Link to the Ohio Historical Society 2011 Annual Report PDF, requires Acrobat Reader link to Ohio Historical Society website, Ohio History Fiscal Year 2011 Annual Report
Ohio Historical Society

800 E. 17th Ave. Columbus, OH 43211

GIS rendered map of various OHPO inventories, OHPO image. Ohio Historic Preservation Office: Preserving Ohio's Historic Places


Throughout 2011, the Ohio Historic Preservation Office continued to help Ohioans identify, evaluate, register and protect their historic properties. The office has fulfilled this role since 1967 when the Ohio Historical Society was designated by the governor to manage responsibilities delegated to the state in the National Historic Preservation Act of 1966. The map indicates the breadth of historic preservation activity throughout the state.

The Ohio Historic Preservation Offices works with individuals, organizations and agencies to:

  • Prepare and distribute a state historic preservation plan.
  • Identify historic places and archaeological sites.
  • Nominate eligible properties to the National Register of Historic Places.
  • Review significance, proposed and completed rehabilitation work on historic buildings for state and federal tax credits.
  • Consult on publicly assisted projects for effects on historic, architectural, and archaeological resources.
  • Qualify communities for Certified Local Government status and administer a grants program for them.
  • Consult on the conservation of buildings and sites.
  • Offer educational programs and publications.
1967 Fox-Kettering Theater in Kettering, OHPO Photo. Ohio Modern Initiative
The 1967 Fox-Kettering Theater in Kettering was one of 504 significant properties from the recent past documented in the Ohio Historic Inventory as part of the Ohio Modern initiative supported by a federal Preserve America grant as well as funding from the Ohio Department of Transportation, the Ohio Department of Development, Ohio Humanities Council, City of Dayton and the University of Dayton.


Akron’s Gothic Building, OHPO Photo. Tax Incentives for Historic Preservation
Akron’s Gothic Building, originally used for retail with apartments above, and recently rehabilitated for office and retail use, received final certification to qualify for the Federal Historic Rehabilitation Investment Tax Credit and the Ohio Historic Preservation Tax Credit. In 2011, 36 projects received final certification for the federal credit and 10 projects for the state credit.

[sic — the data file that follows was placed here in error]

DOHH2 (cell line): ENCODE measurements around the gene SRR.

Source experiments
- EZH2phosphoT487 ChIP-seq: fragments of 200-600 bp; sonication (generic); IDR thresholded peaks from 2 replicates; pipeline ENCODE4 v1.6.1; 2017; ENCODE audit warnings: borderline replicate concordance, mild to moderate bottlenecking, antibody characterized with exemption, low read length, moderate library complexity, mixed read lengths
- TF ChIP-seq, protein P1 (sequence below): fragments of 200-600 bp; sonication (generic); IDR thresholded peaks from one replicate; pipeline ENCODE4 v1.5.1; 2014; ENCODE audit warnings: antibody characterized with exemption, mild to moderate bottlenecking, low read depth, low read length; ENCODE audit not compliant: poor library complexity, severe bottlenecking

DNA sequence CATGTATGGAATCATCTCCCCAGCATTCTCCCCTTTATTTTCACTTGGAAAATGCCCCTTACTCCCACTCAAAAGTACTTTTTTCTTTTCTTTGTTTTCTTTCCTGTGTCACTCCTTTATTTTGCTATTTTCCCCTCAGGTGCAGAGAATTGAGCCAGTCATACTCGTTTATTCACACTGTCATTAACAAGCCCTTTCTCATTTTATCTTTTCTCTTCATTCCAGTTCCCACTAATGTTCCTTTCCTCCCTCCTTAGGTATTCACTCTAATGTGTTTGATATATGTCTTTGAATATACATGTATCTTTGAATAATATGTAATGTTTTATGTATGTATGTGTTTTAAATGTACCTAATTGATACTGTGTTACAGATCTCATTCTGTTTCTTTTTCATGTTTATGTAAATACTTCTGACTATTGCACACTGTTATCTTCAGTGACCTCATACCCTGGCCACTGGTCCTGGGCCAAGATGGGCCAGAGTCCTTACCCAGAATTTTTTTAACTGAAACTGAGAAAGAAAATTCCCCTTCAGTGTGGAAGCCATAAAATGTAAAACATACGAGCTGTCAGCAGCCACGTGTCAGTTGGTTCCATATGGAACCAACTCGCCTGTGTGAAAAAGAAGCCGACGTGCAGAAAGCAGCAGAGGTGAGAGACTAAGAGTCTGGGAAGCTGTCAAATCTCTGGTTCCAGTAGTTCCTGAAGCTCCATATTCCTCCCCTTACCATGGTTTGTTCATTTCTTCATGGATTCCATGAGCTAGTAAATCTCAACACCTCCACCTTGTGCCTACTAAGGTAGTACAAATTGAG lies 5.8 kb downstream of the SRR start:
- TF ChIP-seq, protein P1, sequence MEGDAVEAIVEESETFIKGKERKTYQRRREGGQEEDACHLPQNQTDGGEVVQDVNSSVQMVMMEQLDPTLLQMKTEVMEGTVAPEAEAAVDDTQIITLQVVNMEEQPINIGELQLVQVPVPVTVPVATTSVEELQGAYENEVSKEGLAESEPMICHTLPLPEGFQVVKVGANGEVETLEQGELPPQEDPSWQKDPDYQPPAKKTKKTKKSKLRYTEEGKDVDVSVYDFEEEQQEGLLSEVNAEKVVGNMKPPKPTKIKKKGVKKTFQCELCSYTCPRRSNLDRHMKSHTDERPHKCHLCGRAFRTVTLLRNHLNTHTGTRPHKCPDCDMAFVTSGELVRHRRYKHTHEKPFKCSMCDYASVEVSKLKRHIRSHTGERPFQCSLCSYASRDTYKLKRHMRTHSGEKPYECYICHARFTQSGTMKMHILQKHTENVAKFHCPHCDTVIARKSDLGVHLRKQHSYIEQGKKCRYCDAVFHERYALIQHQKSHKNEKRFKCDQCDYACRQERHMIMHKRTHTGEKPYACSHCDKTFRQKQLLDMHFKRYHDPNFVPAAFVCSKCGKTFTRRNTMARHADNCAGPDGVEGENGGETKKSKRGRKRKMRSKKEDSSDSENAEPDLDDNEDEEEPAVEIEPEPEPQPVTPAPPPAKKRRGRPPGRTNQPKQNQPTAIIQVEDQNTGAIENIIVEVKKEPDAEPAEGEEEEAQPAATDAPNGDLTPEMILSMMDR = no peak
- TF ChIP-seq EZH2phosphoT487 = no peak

The former Chalker High School, in Southington, OHPO Photo. National Register of Historic Places
Listed on the National Register of Historic Places, the former Chalker High School, in Southington, Trumbull County, is one of 23 nominations, which include more than 400 properties, recognized in 2011 for their significance in Ohio history, architecture or archaeology.



Elder House on Kenova Avenue, OHPO Photo. Certified Local Governments
Avon Lake and Lakewood became Certified Local Governments in 2011 bringing the total number of Certified Local Government communities to 53. Both have local preservation programs in place that meet state and federal standards. Ten percent of each year’s Historic Preservation Fund grant to the society is set aside for competitive grants to Certified Local Governments. A grant to Cincinnati helped update a citywide survey of historic buildings including the Elder House on Kenova Avenue.

1883 Ezekiel B. Zimmerman Octagon House in Marshallville, OHPO Photo. Ohio Historic Preservation Office Awards
Gordon and Lynn Bury were recognized for their longtime stewardship and preservation of the 1883 Ezekiel B. Zimmerman Octagon House in Marshallville with a 2010 Ohio Historic Preservation Office Award. This was one of eleven outstanding historic preservation achievements recognized with awards.



Washington Square apartment building in Steubenville, OHPO Photo. Consulting on Publicly Assisted Projects
The Ohio Historic Preservation Office reviewed rehabilitation work planned on the Washington Square apartment building in Steubenville, which was funded by Community Development Block Grant funds, to ensure that the work preserved the significance of the National Register-listed building. The office reviews over 7,500 publicly assisted projects each year.


Topographic fieldwork map of Charles showing all prehistoric pit and post features, possible cluster areas, and feature arcs. OHPO Image. Inventories of Building and Sites
An archaeological site in Franklin County was identified during a survey in 2011. The Ohio Archaeological Survey and the Ohio Historic Inventory contain records on a combined 144,496 sites, buildings and structures. Locations and attribute data from these inventories along with National Register data are served to nearly 400 paid subscribers to the Ohio Historic Preservation Office Online Mapping System.